No, the reason we have speed limits is to create revenue for local and/or state governments.
        • 4 Years Ago
        That may be the rationale given, but you'd be hard-pressed to support that opinion with any facts. Besides, using your theory, wouldn't warning drivers about a nearby speed trap compel them to slow down thus making the roads safer?

        IMO, this TomTom add-on is no different than flashing your highbeams to warn other drivers about an upcoming speed trap. But you probably don't do that either, right?
        • 4 Years Ago
        Speed cameras aren't around to save lives, it is for revenue generation, plain and simple.
        • 4 Years Ago
        Letting people know where speed traps are would just make them slow down. The only thing it will do is deprive revenue for the police. Now police would have you believe that they don't want people to speed but if you cut out the funds from all the tickets...look out. I know a town locally that tickets keep the office in business. on any given day traffic court is full with 150-500 dollar fines. They give tickets for things like having your front tire over the white line at stop signs.
        • 4 Years Ago
        If you really want to save lives we need to have stricter licensing regulations. There are way too many drivers who can't drive. If you get them off of the road I bet fatalities would drop even if you raised the speed limits.
        • 4 Years Ago
        Wouldn't you slow down - thus saving lives - if you knew a speed camera was up ahead?
        • 4 Years Ago
        so how is this wrong? Speed camera's, red light camera's and average speed camera's are located in certain places because the intersections or stretches of roads are often times dangerous. This just helps make sure that people are driving the speed limit and not running "deep yellow" traffic lights at some of the most dangerous intersections.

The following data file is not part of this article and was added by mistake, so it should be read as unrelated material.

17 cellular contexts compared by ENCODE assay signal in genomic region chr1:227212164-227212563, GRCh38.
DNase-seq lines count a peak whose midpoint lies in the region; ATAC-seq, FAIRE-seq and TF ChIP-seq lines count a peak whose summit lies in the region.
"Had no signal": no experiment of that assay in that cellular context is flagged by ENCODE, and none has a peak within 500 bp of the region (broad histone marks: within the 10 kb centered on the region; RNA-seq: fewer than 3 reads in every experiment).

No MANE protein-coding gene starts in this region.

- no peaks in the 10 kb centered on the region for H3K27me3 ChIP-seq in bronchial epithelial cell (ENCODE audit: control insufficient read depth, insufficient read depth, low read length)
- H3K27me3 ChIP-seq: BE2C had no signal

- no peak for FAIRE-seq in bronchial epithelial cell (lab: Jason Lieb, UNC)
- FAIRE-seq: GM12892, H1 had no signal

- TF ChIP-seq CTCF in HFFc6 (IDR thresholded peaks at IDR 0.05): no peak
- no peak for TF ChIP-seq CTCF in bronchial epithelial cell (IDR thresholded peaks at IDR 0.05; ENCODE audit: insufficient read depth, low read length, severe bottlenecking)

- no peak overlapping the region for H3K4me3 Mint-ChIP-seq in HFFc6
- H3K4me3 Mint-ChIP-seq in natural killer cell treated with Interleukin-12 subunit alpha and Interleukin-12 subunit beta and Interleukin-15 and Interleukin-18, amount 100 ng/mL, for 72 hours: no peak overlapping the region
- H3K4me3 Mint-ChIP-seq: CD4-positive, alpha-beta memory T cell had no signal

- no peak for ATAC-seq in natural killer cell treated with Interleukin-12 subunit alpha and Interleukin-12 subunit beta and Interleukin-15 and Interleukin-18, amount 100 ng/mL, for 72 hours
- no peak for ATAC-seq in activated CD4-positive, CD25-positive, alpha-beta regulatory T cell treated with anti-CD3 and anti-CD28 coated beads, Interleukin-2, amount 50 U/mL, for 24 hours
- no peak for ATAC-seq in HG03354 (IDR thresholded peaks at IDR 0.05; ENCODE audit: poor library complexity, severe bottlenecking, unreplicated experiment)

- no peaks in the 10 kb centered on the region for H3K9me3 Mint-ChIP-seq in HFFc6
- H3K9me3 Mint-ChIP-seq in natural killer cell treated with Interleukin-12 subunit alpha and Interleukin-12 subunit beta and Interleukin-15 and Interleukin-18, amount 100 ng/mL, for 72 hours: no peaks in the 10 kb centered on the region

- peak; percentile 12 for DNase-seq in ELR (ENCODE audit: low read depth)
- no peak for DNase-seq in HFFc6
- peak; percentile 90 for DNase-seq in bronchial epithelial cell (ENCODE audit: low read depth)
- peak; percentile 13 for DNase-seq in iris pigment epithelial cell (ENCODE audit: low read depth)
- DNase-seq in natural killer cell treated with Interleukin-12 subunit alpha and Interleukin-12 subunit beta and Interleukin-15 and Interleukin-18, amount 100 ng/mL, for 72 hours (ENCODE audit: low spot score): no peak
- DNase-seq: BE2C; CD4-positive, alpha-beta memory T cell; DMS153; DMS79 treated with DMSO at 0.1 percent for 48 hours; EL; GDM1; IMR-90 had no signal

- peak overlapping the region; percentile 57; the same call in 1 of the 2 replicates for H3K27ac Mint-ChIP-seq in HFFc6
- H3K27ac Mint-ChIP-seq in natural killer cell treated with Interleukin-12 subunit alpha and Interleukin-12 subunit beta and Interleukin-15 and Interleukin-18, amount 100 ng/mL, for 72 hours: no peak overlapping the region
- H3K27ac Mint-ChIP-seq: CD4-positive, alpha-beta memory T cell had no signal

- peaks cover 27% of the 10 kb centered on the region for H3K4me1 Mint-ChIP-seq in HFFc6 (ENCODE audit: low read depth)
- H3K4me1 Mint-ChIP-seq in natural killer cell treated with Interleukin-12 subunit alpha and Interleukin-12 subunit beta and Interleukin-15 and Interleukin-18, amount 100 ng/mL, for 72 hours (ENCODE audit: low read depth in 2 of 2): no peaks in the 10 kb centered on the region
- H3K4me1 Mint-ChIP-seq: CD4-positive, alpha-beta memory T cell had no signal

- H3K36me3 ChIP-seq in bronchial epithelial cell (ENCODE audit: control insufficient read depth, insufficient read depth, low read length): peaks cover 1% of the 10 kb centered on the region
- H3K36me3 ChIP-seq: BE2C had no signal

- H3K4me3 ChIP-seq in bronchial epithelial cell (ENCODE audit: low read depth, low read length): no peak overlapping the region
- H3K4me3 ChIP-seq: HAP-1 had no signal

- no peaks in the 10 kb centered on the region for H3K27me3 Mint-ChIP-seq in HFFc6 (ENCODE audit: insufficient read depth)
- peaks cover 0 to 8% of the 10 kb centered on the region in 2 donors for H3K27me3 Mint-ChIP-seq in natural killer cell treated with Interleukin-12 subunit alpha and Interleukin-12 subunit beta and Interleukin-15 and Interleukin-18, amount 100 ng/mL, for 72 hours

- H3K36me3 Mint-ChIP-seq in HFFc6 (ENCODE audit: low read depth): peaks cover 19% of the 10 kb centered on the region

People should just obey the laws, but in the very least at least giving them a reminder to obey the laws at the most dangerous locations is a positive.
        • 4 Years Ago
        I don't see how driving over the speed limit to trigger a camera then mailing you a ticket 3 weeks later is going to save you any lives... by your logic slowing down immediately would, which I can argue that by buying a GPS with speed camera locations, you're saving lives. (Honestly though on highways who cares? The Autobahn has no more accidents than any other highway in the world)
      • 4 Years Ago
      Heck yea. Google Maps needs to add this to their Android App
        • 4 Years Ago
        That's what trapster is for.
      • 4 Years Ago
      To add to the statements above about speed cameras and speed limits existing only to generate revenue:

      I agree 100%. The main purpose is to generate revenue. It may have the added effect of making the roads more safe but it's there to capitalize on peoples stupidity.

      If it was about safety first, local or state laws could mandate that a driver's seat belt must be fastened in order for a vehicle to start. I mean, since wearing a seat belt is pretty much a law everywhere, this would make sense right?

      For even more an extreme act, traffic lights could have a technology implemented with modern cars that as the car approaches the light, there could be a visible or audible warning that light is going to change from green to red.

      You don't see this and you will never see this because then the local or state governments would generate zero revenue. It's all about making money. So, if TomTom is giving outsiders access to their database of all the speed cameras they have stored, I'm with it 100% and would love to have an app on my phone that tracks, via GPS, my location, and alerts me to any speed cameras near by.